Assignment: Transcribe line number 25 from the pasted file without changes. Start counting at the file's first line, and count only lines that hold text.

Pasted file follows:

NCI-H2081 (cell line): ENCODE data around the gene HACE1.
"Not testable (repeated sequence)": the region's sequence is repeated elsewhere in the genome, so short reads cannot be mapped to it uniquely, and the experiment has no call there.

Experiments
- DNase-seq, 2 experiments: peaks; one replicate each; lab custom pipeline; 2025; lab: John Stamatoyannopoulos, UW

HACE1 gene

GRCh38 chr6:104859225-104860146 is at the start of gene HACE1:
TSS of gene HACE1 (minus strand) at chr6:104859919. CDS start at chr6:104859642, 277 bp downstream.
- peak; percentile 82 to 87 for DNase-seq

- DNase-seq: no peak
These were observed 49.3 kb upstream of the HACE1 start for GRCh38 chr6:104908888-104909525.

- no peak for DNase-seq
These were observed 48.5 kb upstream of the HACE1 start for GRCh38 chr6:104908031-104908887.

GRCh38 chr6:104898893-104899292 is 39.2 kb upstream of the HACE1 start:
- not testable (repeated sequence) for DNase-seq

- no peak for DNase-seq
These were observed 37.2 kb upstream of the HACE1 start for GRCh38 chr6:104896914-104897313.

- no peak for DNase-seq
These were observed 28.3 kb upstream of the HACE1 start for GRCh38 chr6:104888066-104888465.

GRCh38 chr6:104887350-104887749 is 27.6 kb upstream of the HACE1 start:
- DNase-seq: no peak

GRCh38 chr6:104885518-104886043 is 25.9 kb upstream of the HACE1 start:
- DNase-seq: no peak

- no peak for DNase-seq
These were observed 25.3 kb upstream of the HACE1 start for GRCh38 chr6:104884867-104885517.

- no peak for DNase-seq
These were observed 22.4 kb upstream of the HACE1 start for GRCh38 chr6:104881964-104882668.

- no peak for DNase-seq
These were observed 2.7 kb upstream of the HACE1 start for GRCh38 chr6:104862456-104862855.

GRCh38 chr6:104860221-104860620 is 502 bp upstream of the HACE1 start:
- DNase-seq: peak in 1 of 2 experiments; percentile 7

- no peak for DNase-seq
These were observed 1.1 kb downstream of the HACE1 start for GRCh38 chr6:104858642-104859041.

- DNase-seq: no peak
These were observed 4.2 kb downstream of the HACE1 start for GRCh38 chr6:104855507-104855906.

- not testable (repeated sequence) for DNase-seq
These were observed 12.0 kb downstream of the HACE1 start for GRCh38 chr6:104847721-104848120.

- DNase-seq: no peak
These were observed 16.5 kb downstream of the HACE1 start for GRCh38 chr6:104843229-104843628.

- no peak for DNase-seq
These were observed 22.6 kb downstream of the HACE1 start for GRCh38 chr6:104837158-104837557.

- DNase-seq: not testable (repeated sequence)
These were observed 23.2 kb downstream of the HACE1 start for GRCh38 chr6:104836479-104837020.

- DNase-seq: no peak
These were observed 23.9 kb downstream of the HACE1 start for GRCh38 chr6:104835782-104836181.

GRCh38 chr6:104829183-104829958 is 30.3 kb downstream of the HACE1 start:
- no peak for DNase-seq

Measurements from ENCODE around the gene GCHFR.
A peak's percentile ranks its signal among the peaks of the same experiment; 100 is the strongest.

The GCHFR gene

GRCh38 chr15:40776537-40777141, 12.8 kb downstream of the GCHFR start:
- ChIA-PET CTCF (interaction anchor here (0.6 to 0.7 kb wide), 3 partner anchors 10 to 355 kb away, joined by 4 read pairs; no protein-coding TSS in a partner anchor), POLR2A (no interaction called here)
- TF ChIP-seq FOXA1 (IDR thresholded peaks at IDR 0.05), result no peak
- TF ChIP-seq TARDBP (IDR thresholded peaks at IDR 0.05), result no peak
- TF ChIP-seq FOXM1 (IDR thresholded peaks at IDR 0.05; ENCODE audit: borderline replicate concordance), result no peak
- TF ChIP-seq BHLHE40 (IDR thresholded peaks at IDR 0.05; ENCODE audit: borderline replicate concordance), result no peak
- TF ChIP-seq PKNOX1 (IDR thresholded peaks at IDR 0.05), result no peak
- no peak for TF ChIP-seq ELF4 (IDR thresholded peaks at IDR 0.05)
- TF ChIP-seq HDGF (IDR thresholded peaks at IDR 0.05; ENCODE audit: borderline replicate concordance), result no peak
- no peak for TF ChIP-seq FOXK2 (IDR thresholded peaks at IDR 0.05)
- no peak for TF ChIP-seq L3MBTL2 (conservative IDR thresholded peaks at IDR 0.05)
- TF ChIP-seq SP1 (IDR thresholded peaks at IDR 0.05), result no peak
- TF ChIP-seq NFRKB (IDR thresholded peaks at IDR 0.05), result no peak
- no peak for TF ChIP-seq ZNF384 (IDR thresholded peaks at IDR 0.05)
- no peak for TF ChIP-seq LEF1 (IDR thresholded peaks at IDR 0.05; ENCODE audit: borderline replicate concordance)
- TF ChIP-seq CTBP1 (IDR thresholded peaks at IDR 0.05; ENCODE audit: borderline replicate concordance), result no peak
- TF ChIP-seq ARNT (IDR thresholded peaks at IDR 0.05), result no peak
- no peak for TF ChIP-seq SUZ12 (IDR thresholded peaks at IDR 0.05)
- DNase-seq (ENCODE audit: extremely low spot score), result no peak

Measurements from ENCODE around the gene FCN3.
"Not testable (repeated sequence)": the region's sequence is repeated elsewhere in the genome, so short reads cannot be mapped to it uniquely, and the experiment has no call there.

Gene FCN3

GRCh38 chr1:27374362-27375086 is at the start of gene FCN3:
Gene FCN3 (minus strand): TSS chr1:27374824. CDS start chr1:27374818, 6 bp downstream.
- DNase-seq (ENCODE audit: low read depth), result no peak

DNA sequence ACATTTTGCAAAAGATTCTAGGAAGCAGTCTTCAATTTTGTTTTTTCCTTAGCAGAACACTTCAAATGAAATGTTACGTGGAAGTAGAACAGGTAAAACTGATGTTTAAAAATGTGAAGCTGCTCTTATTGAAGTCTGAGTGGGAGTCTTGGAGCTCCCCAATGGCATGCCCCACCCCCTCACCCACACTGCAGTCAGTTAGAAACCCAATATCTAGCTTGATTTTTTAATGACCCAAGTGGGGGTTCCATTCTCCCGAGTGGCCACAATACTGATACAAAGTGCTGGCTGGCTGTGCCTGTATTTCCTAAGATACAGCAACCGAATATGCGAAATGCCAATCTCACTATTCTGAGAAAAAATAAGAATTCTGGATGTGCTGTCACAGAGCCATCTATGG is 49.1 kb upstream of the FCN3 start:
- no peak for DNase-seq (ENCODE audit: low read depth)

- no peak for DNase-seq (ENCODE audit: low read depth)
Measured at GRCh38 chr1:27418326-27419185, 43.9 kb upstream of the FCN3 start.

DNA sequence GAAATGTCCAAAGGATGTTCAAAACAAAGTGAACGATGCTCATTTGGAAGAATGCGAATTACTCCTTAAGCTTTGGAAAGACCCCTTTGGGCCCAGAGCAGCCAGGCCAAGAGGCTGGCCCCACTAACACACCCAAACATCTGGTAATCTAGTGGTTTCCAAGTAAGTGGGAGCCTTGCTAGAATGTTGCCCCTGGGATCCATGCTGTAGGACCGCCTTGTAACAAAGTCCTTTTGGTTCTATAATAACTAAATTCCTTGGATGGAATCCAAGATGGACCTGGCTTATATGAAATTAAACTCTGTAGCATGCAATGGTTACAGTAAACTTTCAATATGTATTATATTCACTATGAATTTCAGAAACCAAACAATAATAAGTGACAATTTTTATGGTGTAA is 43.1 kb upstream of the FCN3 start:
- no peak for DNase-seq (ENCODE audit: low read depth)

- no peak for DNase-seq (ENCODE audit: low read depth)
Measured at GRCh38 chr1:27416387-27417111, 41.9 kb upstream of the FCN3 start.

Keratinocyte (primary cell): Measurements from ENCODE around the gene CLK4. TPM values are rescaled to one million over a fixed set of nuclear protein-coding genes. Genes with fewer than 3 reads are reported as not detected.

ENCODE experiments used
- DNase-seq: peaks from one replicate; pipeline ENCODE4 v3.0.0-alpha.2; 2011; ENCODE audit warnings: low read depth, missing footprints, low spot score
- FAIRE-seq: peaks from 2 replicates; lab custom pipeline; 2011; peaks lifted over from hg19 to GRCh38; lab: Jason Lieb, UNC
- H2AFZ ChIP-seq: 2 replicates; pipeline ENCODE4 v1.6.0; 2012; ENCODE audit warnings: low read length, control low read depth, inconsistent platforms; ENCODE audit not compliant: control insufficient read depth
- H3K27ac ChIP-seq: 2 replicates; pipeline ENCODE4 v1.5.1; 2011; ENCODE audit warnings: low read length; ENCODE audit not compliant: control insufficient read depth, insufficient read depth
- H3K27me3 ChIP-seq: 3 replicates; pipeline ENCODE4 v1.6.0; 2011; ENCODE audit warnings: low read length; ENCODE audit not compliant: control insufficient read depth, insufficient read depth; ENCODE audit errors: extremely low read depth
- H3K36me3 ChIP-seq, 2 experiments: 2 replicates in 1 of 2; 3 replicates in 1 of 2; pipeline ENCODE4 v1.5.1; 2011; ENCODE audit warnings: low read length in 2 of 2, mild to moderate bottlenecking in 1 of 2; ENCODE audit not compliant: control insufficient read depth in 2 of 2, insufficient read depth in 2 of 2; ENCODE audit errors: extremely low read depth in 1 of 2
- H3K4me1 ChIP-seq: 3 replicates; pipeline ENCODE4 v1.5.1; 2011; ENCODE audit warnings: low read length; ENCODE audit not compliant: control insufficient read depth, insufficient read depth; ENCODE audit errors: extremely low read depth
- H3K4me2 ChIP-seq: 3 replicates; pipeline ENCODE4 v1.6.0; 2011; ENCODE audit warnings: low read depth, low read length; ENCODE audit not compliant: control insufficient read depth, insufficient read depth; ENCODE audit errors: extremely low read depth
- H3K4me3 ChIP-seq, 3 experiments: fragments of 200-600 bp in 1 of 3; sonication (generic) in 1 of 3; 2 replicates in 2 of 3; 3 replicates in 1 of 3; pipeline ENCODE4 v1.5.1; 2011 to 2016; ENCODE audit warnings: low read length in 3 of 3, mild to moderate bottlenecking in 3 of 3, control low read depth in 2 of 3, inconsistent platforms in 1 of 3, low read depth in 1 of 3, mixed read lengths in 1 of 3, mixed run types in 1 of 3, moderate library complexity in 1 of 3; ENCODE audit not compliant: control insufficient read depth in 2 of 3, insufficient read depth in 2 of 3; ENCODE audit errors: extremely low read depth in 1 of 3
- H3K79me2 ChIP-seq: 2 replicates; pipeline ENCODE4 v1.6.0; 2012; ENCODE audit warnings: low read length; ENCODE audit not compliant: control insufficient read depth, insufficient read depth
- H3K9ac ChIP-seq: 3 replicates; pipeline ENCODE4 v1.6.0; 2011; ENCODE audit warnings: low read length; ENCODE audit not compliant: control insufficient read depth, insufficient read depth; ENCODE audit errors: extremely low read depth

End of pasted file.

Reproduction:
- no peak for DNase-seq